All You Need Is Love: The Story of Popular Music is the name of a 17-part television documentary series on the history of modern pop music directed by Tony Palmer, originally broadcast worldwide between 1976 and 1980. The series covers some of the many different genres that have fallen under the "pop" label between the mid-19th century and 1976, including folk, ragtime, Tin Pan Alley, vaudeville and music hall, musical theatre, country, swing, jazz, blues, R&B, rock 'n' roll and others.
All You Need Is Love was born out of the reaction to his 1968 Omnibus episode on popular music called All My Loving which presented the music of the 1960s with no reference to the musical forms that preceded it. Around 1973, Palmer conceived of a 16-part documentary about American popular music which, after considerable shopping around, he convinced Bernard Delfont of EMI to bankroll. He proceeded to film over 300 interviews in approximately one million feet of film and was given access to archival footage of the same length. Instead of writing a script, he enlisted the help of a dozen or so subject matter experts who wrote 2000-word essays that became the narration for each part.
John Lennon was a friend and mentor to Palmer during the production of the series, and its title is taken from the Lennon-penned 1967 Beatles song, "All You Need Is Love". Although punk rock had entered the pop music scene while the series was being constructed, Palmer was refused the funding and time to include the genre in All You Need Is Love.
The fifteen-hour-long documentary features interviews and performances (both archived and original footage) involving such notable acts as Bing Crosby, Bo Diddley, Jerry Lee Lewis, Elvis Presley, The Beatles, Bob Dylan, The Byrds, Leonard Cohen, Ike & Tina Turnerand many others.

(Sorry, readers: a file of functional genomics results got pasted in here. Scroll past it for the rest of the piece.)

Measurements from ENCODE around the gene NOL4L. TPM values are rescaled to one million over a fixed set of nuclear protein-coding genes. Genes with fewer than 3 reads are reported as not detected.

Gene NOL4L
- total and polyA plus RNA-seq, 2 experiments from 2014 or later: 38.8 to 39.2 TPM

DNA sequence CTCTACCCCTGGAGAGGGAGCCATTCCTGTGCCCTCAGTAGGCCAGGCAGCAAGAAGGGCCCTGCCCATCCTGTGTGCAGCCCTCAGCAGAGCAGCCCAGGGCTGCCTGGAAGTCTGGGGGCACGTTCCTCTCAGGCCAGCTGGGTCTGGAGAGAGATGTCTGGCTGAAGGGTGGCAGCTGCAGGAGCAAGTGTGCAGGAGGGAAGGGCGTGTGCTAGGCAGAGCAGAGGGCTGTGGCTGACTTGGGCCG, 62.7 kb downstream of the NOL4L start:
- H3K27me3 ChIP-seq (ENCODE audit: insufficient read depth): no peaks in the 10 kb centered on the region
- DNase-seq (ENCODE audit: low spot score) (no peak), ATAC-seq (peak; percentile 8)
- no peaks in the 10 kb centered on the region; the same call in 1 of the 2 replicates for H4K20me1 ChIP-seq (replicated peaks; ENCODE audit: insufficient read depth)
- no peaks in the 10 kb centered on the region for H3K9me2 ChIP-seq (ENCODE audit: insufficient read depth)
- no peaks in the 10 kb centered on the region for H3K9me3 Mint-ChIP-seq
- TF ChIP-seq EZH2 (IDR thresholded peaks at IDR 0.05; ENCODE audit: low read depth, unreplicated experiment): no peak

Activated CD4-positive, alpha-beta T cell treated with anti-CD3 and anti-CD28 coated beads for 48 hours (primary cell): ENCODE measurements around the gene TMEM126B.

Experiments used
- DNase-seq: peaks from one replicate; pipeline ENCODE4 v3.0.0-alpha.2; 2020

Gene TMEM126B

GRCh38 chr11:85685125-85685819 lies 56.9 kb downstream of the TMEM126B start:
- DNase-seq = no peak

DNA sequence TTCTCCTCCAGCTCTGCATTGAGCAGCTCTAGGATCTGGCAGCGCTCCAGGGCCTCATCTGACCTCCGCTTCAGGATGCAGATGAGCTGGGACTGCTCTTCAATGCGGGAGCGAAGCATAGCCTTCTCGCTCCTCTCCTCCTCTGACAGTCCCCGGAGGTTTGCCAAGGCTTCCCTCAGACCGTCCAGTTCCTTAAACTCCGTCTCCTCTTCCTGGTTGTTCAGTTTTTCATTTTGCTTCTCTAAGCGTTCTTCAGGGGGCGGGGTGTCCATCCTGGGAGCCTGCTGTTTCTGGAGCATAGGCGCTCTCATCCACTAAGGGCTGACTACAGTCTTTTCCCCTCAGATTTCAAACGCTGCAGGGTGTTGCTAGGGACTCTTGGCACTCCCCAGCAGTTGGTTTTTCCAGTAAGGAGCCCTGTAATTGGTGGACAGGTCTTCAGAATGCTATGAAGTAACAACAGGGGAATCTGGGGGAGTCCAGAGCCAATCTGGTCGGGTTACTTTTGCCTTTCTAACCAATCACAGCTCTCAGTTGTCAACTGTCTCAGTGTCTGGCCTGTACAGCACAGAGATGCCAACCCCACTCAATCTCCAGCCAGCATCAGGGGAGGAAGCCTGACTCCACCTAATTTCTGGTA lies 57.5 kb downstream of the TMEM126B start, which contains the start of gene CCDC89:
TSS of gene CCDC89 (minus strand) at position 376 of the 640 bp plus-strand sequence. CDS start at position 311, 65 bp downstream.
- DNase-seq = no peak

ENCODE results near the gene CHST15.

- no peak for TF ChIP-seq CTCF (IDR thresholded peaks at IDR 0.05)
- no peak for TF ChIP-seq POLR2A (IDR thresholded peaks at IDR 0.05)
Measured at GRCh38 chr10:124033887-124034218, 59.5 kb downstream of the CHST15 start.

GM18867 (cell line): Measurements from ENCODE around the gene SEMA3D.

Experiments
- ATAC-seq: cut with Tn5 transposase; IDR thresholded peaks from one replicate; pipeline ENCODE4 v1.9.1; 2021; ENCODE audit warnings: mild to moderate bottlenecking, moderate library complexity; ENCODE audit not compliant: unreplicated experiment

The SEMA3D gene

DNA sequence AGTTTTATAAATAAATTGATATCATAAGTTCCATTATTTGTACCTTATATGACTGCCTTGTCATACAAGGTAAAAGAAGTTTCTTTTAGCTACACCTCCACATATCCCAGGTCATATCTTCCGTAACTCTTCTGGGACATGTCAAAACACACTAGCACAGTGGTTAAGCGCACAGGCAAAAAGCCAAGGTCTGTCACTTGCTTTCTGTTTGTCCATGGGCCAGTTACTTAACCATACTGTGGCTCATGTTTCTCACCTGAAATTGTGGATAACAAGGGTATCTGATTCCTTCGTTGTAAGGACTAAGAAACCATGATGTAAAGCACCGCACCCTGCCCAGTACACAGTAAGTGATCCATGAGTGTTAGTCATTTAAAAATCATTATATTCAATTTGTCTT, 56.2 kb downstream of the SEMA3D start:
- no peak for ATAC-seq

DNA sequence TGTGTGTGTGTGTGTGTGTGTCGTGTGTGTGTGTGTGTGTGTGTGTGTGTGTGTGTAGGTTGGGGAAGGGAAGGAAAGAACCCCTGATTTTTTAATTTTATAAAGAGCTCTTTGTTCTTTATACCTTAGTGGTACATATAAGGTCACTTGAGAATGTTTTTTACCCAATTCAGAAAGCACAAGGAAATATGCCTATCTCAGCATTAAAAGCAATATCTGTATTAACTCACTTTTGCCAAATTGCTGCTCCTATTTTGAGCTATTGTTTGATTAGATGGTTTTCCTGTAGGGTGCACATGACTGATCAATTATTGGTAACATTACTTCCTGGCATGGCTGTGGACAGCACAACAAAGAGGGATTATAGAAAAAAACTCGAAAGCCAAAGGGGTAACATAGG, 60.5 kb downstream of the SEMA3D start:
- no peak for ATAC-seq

The series features a rare interview with the notoriously reclusive 1960s record producer Phil Spector. During his segment, a visibly intoxicated Spector performs an impromptu version of "Then I Kissed Her" solo and acoustic in his mansion home, a song which he originally wrote and produced for The Crystals in 1963. Palmer would later reveal that he had been coaxed into playing Russian roulette with Spector during the course of the evening.
The series features the only interview ever given by the mother of Beatles manager Brian Epstein. A tour of Harlem is given by John Hammond, the record executive who was instrumental in furthering the careers of Billie Holiday, Count Basie, Bob Dylan, Aretha Franklin and countless others. Other musical figures featured include Rudi Blesh, Liberace, Eubie Blake, and Charles Aznavour.
- God's Children: The Beginnings
- I Can Hypnotise 'Dis Nation: Ragtime
- Jungle Music: Jazz
- Who's That Comin?: Blues
- Rude Songs: Vaudeville & Music Hall
- Always Chasing Rainbows: Tin Pan Alley
- Diamonds as Big as the Ritz: The Musical
- Swing That Music!: Swing
- Good Times: Rhythym and Blues
- Making Moonshine: Country Music
- Go Down, Moses!: Songs of War and Protest
- Hail! Hail! Rock'n'Roll: Rock and Roll
- Mighty Good: The Beatles
- All Along the Watchtower: Sour Rock
- Whatever Gets You Through the Night: Glitter Rock
- Imagine: New Directions